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VanEck Merk Gold Trust

Proven and Probable


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Axel Merk Pay Attention, Something is Going On


Maurice Jackson:  Welcome to "Proven & Probable." I'm your host, Maurice Jackson.

Today's show is for investors that want to gain a better comprehension of financial repression, currencies, central banks and their respective monetary systems, gold, and most important what actions you, the investor, can take.

Joining me today to discuss these very important topics is the president and CIO of Merk Investments which is dedicated to managing dollar and currency risk, Mr. Axel Merk.

Thank you for joining us today, sir.

Axel Merk:  Great to be with you.

Maurice:  Axel, for investors that are new to Merk Investments, please share the vital services you provide investors.

Axel:  What we do vitally is we try to make sense of what's happening in the world and then we try to help investors to act accordingly. We do that through a couple of investment products and through a free newsletter that we provide. We're also very active on Twitter.

Investment products are our two currency mutual funds. We have a gold exchange credit fund, as well.

On the newsletter side, we try to share our thoughts because a lot of things, when you have an investment product, it's limited what you can do but when we study the world we come up with many ideas of what people might be able to do.

In the newsletter, we can be going more in depth. Then we use social media, and in particular Twitter, to comment on what's happening right here and then. That's the fastest, most efficient way for investors to stay attuned to our thinking.


Maurice:  Thank you for sharing that.

Axel, I want to jump right into today's interview on a phenomenal article you just released, aptly entitled, "Precisely Wrong on Dollar Gold."

With a narrative focused on expectations set forth by central bankers to coerce market expectations, share with investors why your article is so critical to their investment decisions.

Axel:  I'm not going to bore you with the details of perceptions versus reality. In many ways, just to give you a little hint of that, what people think, be that on the company, by the way, when it comes to earnings it is much more important than the actual earnings. Similarly, the interest rates we may have are less important than the perception of the rates.

What this article is about is how central banks have taken that to a new level. We call it transparency forward guidance but what it really is, it's a coercion of the market into manipulating the yield curve and manipulating the rate, which is much cheaper than buying and selling securities or raising loan rates when you can just, with word of mouth, move markets.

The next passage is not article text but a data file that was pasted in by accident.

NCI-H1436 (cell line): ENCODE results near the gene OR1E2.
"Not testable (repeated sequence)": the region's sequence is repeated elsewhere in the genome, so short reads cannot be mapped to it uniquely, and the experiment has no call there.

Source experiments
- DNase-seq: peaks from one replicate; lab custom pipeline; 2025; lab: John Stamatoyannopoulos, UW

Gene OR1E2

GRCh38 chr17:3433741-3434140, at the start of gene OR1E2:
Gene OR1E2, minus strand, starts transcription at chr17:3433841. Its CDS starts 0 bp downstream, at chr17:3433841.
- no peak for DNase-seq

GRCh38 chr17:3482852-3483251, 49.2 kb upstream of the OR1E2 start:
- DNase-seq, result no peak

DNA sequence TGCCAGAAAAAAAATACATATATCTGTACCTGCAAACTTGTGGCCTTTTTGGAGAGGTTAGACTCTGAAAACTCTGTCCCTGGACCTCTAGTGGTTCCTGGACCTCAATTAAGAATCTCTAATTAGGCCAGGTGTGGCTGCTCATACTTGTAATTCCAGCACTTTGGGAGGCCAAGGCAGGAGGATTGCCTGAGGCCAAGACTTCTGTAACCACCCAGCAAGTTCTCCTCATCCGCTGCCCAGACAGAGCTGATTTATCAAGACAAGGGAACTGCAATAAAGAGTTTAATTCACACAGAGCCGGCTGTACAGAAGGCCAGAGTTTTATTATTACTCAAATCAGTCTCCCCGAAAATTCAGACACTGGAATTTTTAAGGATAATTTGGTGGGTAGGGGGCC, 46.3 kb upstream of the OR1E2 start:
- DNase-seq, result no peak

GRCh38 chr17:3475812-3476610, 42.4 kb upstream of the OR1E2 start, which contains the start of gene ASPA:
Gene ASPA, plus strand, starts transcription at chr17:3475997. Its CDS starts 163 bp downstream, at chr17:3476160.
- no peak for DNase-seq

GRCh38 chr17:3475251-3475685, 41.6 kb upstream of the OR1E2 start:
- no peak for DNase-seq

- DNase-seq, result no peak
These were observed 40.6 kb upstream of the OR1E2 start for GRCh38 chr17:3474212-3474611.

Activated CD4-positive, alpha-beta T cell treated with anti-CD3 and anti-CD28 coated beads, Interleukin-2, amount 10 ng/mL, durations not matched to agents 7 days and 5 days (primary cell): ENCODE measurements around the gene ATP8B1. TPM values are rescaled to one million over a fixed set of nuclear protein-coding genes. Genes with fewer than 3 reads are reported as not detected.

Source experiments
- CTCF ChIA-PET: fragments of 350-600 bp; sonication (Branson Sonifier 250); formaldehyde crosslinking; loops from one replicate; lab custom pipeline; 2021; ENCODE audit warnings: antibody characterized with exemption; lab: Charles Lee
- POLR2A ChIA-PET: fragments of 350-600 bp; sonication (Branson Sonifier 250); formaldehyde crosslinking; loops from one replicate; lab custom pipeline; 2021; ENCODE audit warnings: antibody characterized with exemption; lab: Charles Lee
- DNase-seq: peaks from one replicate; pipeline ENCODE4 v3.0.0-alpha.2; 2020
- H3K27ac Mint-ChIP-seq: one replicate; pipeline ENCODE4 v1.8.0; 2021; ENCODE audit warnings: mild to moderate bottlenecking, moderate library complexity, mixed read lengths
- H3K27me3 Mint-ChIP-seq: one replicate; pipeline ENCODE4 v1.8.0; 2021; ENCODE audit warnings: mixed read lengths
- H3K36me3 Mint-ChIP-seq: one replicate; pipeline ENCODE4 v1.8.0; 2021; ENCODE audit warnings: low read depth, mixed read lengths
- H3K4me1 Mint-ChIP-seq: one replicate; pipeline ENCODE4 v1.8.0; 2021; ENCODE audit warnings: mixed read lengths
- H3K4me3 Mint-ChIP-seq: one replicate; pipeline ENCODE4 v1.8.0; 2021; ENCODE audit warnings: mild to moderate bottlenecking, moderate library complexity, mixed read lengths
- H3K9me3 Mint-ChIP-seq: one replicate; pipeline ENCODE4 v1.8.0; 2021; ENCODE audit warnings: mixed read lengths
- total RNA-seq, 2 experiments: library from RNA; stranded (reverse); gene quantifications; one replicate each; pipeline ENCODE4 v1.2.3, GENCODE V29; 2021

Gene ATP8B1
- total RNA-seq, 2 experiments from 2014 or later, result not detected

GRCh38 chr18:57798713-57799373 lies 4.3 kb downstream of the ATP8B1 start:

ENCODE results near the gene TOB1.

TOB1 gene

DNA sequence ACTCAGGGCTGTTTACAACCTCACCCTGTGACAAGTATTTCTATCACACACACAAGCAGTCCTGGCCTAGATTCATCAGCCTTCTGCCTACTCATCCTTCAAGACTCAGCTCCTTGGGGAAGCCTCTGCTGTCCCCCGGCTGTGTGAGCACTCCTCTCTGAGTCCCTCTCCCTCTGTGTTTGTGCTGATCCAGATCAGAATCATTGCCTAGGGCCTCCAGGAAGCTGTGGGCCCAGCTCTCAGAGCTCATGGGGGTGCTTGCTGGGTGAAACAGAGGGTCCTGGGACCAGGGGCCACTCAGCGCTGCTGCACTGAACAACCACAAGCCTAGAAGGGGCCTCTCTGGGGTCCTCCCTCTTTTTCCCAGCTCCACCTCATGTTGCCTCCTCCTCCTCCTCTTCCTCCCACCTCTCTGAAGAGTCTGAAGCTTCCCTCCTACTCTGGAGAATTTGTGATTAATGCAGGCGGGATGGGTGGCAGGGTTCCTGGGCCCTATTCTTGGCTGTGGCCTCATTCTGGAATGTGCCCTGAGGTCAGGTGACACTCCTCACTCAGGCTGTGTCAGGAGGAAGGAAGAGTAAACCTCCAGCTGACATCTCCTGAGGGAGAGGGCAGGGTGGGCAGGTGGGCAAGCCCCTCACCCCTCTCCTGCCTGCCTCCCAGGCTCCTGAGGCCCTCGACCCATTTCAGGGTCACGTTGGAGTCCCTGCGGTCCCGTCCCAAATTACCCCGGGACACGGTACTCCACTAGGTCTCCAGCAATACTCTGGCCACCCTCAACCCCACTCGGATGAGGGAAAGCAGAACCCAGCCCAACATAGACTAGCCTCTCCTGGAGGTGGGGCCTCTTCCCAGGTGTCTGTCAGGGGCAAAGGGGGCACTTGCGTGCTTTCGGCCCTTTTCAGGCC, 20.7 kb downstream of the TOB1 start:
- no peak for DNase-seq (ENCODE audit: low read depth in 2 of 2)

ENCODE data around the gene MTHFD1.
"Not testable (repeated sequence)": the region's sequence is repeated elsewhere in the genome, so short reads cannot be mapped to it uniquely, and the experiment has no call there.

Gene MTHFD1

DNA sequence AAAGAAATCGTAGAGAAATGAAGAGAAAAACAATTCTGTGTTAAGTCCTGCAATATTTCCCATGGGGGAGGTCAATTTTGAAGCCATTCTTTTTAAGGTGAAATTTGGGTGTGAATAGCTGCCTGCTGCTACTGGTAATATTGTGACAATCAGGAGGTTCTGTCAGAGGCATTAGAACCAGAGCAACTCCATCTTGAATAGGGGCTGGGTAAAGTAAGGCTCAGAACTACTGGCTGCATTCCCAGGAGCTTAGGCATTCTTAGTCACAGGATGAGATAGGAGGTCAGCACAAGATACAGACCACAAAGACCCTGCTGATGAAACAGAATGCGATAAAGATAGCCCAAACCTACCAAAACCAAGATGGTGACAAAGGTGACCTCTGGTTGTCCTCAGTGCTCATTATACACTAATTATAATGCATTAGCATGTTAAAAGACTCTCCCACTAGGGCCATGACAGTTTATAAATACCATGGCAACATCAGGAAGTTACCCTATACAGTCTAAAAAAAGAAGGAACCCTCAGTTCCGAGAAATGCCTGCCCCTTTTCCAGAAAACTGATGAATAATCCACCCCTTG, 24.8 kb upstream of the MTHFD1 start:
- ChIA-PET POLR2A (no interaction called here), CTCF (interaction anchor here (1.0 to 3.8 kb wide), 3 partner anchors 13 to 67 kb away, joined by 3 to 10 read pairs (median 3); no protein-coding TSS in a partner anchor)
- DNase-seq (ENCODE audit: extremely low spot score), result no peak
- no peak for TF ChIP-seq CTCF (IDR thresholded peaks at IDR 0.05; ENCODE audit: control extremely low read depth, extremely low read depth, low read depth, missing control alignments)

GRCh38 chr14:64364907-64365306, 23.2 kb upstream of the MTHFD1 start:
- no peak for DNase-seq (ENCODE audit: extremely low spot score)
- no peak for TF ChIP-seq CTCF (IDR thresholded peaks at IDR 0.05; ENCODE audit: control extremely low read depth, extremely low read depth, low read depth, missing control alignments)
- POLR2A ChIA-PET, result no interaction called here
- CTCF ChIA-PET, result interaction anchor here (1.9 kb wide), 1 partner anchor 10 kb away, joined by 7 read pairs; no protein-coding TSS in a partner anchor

Of course, the central banks have the bazooka. The problem comes when this bazooka becomes a loose cannon, meaning that when suddenly they push markets to extremes. At some point, reality catches up with them. Then either markets snap back or central banks are losing credibility. We see different things like that happening at an increasing basis.

One has to be wary on how it's going to unfold. What we try to do in our work is we try to put ourselves into the shoes of the central bankers, as painful as it is, to think about where they might be moving next. With a healthy dose of cynicism and skepticism we try to make sense of it all.

Maurice:  Fair enough. Not to digress, really, here but sticking with the theme of expectations as a student of [inaudible 3:28] economics I view inflation as the expansion of our currency but whenever I do hear the term, "Real rate of inflation" from government and quasigovernment entities they provide citizens with the core CPI numbers, not the CPI. Thus, they omit utilities, food, and taxes which we all pay, which I find quite misleading.

It ties into your article here.

Axel, give us your thoughts on the latest F1C meeting.

Axel:  If you think about what's happening at the Fed, late last year the Fed raised rates, what is the point of raising rates? The point of raising rates is to tighten financial conditions. What happened after the rates went up? Financial conditions tightened and Janet Yellen came out and said, "Oh my god, financial conditions have tightened."

The reasons why she thinks the market "Overreacted" is because for this quarter point rate hike the market did much more than she had anticipated. And so, when these ivory tower academics run the models everything is linear. Whereas I often compare to what's happened in the markets as a pressure cooker where Janet Yellen last summer tried to take the lid off. Those things don't happen quite so smoothly.

Now, as she has tried to put that lid back onto the pressure cooker, the market has become complacent again. Now the Fed is thinking, "Maybe we don't want to deal with [inaudible 5:00] because we want to keep our options open."

The real problem is that this "Data dependency" we have on the Fed is like reading the tea leaves. The market is doing the job for the Fed and it's telling the Fed what to do. It's a case of the tail wagging the dog. Much of that is because Janet Yellen is a labor economist.

When you're a labor economist you, by definition, look at past data. Bernanke and I, and I have my share of criticisms for Bernanke, as well, but at least he looked at forwardlooking indicators. He looked at things like inflation expectations. There you have yardstick, whereas Janet Yellen looks at the past data.

The market is telling her what to think of those data. That's not very good when the person with the bazooka that's really turned into a loose cannon is being chased around by the markets.

Maurice:  Very well said.

Do you believe there will be rate hikes? Are we heading to ZIRP and NIRP, which is zero and negative interest rate programs?

Axel:  I know that everybody is so focused on that. What I like to focus on instead is whether we're going to have real rates go up.